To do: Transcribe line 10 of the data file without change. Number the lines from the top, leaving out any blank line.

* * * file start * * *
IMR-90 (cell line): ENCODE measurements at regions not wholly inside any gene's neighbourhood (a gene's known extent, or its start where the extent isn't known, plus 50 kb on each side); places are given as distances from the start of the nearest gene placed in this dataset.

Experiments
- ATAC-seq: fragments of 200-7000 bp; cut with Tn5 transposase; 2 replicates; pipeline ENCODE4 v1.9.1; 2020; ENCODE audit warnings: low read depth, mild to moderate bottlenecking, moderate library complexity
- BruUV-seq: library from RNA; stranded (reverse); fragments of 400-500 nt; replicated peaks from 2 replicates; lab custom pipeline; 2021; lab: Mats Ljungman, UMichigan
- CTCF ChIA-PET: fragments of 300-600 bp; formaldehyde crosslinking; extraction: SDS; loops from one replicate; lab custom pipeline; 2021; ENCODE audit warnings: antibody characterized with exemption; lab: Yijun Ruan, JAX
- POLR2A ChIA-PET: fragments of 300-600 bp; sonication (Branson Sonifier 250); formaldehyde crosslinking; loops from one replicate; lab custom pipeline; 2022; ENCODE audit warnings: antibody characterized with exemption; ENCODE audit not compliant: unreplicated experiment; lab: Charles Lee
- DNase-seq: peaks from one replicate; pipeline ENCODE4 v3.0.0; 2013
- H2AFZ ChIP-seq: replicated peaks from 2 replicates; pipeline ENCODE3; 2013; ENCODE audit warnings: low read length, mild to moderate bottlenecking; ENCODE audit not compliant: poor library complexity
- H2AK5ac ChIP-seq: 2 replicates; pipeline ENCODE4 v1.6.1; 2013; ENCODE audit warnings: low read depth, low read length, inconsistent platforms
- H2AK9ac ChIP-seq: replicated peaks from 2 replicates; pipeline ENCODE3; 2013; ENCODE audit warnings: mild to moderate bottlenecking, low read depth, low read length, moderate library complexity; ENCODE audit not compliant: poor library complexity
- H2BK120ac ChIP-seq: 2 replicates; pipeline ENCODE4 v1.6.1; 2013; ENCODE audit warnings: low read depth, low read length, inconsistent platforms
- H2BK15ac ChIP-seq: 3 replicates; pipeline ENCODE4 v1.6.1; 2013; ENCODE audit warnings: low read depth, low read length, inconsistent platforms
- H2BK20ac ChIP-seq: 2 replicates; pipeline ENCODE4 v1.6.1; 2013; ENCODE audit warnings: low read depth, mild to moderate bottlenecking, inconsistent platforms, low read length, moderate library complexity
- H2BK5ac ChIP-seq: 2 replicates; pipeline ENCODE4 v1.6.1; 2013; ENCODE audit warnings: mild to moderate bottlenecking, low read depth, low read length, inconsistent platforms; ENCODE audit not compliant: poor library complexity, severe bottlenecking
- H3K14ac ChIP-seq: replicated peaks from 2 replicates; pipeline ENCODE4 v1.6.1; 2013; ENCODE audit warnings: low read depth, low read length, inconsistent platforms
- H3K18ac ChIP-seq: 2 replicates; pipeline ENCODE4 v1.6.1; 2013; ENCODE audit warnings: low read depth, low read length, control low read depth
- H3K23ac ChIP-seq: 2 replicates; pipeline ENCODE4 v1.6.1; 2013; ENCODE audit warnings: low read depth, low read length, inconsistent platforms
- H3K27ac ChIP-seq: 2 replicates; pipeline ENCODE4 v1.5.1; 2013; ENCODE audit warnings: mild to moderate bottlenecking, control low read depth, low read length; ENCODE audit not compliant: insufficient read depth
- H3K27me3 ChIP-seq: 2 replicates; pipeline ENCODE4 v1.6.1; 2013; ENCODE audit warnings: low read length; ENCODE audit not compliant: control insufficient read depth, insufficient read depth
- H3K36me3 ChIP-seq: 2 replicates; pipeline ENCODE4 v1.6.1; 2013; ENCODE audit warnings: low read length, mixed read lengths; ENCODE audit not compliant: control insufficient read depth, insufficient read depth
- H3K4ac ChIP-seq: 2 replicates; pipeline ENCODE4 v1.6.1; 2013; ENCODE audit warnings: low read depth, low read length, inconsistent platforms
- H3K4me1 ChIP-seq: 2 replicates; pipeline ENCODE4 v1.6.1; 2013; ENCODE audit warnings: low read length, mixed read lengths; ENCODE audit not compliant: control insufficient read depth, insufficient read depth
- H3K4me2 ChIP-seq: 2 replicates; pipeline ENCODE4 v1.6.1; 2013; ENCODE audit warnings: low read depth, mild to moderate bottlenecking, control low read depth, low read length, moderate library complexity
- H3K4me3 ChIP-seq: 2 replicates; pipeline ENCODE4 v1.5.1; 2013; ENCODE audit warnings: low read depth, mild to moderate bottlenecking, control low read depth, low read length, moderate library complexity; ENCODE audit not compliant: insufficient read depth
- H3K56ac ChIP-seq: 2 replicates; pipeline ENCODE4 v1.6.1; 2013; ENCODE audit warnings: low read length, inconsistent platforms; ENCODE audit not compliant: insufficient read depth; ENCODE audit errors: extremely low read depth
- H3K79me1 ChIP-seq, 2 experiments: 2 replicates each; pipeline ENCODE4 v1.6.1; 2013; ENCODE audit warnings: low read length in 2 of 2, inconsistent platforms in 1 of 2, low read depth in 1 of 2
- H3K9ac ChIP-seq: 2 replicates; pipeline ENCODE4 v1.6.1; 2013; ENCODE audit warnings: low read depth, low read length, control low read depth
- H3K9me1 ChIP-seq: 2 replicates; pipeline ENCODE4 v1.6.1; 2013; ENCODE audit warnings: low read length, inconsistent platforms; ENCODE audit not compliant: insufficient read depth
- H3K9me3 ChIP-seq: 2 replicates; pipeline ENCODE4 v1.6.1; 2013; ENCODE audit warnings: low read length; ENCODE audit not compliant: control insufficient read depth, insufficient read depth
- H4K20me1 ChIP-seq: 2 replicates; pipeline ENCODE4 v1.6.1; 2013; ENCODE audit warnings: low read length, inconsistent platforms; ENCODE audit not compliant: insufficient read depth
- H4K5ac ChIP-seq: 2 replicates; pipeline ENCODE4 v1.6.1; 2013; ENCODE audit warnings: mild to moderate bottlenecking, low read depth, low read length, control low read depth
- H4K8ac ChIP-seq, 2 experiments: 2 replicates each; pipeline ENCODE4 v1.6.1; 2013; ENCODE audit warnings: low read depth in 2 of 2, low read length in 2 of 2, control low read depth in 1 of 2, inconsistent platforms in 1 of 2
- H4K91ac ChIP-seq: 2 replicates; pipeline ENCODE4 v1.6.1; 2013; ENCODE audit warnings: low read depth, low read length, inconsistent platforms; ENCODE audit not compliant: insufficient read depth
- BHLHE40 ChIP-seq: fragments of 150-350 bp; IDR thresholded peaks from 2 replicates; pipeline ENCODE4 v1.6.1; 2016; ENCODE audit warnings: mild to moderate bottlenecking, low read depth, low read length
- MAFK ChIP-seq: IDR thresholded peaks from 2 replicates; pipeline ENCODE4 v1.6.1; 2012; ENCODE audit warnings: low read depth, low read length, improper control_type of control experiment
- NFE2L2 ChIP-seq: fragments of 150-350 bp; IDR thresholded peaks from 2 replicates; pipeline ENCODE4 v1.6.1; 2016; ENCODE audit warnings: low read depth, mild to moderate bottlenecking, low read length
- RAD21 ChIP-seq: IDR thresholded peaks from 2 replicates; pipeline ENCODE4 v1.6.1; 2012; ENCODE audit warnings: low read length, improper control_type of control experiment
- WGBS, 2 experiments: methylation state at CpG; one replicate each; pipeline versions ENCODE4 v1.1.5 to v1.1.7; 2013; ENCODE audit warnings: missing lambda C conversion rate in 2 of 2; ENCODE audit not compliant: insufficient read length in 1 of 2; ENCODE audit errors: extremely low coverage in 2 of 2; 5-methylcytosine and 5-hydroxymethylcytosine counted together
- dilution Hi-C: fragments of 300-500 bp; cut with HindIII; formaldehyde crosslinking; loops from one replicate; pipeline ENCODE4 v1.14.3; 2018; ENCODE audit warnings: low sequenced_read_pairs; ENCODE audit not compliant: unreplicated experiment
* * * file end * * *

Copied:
- H2AK9ac ChIP-seq: replicated peaks from 2 replicates; pipeline ENCODE3; 2013; ENCODE audit warnings: mild to moderate bottlenecking, low read depth, low read length, moderate library complexity; ENCODE audit not compliant: poor library complexity